(These are excerpts from my book "Intelligence is not Artificial")
Machine Learning before Artificial Intelligence
The mathematics of pattern recognition and classification existed before the invention of the digital computer but clearly the digital computer made it practical.
A system of pattern recognition operates on a dataset. If the dataset has been manually labeled by humans, the system's learning is called "supervised". If the dataset consists of unlabeled data, the system's learning is "unsupervised".
In supervised learning the system has to learn a model (basically, a generalization) so it will be able to correctly categorize future instances of each category. In this case "learning" means: to act based on patterns in the data. For example, recognize apples or forecast the effects of chess moves. In unsupervised learning the system has to discover patterns in the data, i.e. categories. For example, after watching millions of videos of cats and dogs, it may divide them into two groups (without being told what a cat and a dog are).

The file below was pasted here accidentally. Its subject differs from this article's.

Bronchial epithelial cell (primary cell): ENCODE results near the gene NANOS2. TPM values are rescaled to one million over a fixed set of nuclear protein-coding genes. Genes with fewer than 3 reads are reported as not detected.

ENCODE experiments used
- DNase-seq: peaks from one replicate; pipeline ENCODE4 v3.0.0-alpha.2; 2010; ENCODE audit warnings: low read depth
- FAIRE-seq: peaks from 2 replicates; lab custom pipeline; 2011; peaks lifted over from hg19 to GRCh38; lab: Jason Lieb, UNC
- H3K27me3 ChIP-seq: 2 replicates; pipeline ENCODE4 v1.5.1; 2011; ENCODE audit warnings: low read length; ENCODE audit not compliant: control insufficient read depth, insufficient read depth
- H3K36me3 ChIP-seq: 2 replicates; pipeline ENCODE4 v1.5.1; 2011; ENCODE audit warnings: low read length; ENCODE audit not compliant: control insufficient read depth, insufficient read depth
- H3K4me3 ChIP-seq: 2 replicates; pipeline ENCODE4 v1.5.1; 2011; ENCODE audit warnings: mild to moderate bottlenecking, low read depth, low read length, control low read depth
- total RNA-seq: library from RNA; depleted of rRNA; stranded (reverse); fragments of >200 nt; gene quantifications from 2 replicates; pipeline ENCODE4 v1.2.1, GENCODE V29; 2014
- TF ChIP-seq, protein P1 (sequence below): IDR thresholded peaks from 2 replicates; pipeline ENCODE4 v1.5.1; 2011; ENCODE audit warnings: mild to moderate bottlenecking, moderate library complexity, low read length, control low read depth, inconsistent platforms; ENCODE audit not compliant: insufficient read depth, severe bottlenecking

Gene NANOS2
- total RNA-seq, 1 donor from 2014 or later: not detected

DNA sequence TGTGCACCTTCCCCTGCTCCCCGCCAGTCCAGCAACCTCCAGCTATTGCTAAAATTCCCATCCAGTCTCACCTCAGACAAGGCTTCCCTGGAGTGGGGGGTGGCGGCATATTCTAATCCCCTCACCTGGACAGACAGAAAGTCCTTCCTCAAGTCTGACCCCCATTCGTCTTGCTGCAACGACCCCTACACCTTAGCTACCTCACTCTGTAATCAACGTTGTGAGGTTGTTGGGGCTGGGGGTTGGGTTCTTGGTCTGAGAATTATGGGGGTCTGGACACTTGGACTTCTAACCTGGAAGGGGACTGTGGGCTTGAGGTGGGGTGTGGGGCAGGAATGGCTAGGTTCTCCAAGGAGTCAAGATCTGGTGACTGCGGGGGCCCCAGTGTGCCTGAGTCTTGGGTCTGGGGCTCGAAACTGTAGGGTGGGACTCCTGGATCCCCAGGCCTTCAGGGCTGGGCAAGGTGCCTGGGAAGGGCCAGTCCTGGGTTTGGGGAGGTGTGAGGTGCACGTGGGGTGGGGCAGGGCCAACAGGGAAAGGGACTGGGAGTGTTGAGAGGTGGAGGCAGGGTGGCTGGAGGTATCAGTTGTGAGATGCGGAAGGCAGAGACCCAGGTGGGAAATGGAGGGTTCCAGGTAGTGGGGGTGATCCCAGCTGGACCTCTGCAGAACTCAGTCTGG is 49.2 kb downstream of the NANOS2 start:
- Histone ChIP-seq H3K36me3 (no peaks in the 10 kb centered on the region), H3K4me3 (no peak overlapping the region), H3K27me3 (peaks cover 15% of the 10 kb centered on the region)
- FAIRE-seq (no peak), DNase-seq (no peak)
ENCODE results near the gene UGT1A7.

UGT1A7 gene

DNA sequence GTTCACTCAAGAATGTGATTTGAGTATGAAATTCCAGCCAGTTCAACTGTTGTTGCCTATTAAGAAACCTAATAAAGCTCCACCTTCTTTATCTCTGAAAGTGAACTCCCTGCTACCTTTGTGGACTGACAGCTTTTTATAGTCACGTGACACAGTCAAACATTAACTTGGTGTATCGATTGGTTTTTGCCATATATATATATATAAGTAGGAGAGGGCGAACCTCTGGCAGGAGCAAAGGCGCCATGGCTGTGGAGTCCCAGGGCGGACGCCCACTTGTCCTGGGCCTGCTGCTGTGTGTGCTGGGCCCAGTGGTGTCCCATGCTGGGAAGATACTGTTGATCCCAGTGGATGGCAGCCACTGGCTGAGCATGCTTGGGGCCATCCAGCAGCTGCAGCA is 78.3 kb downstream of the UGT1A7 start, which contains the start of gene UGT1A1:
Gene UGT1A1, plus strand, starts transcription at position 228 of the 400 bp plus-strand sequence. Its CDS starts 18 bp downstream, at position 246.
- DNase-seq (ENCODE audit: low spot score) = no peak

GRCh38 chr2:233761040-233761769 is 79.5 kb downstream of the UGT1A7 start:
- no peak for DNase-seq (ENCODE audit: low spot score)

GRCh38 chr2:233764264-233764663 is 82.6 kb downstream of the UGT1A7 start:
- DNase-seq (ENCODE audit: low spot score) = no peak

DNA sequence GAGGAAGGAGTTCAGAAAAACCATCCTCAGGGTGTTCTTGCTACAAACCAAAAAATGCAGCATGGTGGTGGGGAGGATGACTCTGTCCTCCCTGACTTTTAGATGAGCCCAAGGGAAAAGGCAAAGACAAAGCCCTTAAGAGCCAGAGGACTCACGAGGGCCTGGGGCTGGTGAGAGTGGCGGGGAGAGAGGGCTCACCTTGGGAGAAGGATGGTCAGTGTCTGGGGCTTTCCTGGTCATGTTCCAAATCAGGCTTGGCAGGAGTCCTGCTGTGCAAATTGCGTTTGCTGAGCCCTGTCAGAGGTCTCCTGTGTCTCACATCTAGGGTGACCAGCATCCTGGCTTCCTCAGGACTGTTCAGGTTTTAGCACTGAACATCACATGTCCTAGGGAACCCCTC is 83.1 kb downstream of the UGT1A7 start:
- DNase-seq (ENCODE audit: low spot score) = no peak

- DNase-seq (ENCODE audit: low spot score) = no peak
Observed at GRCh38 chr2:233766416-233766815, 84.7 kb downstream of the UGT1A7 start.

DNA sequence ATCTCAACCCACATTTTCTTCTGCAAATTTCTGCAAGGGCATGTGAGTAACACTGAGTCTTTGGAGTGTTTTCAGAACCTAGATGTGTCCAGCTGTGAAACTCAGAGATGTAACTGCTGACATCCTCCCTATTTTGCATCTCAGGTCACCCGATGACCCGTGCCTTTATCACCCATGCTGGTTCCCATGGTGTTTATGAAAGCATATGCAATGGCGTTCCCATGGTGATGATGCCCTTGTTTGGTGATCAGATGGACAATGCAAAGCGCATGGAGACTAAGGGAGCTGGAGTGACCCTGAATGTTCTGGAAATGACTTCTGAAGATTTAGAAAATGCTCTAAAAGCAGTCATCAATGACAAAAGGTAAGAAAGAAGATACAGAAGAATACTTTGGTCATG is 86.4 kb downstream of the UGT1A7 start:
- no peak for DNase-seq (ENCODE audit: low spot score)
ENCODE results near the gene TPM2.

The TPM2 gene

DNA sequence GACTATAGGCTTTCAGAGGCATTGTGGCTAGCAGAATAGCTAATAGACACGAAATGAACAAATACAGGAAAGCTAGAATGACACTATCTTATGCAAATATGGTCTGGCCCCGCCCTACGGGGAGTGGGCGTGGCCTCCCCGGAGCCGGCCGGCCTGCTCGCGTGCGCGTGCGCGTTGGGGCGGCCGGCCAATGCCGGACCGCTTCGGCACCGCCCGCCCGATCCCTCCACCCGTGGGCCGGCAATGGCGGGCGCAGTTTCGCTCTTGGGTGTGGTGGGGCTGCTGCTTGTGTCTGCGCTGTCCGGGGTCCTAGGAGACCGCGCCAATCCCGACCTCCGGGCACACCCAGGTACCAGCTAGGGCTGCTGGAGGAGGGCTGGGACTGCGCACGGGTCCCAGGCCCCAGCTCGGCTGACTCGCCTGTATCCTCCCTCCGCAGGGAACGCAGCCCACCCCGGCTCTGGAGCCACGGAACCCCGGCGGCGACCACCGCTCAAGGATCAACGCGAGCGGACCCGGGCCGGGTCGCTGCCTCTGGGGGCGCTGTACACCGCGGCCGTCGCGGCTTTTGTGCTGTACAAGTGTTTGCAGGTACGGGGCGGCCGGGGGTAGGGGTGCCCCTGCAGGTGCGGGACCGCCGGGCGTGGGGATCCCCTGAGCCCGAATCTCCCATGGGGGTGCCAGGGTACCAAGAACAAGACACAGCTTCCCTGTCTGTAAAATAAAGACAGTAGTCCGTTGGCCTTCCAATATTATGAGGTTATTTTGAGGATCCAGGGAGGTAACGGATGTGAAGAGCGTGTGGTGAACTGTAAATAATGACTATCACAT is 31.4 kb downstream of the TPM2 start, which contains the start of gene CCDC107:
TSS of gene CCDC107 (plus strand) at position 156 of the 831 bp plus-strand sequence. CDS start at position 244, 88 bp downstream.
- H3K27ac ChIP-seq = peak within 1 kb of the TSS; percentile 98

Supervised learning is about recognition, classification, prediction. Unsupervised learning is about clustering. What they have in common is that they are both methods of generalization.
An instance is described, mathematically speaking, by a vector of features. For example, the vector of an image contains features such as edges, shape, color, and texture.
The two fields that studied machine learning before it was called "machine learning" are statistics and optimization.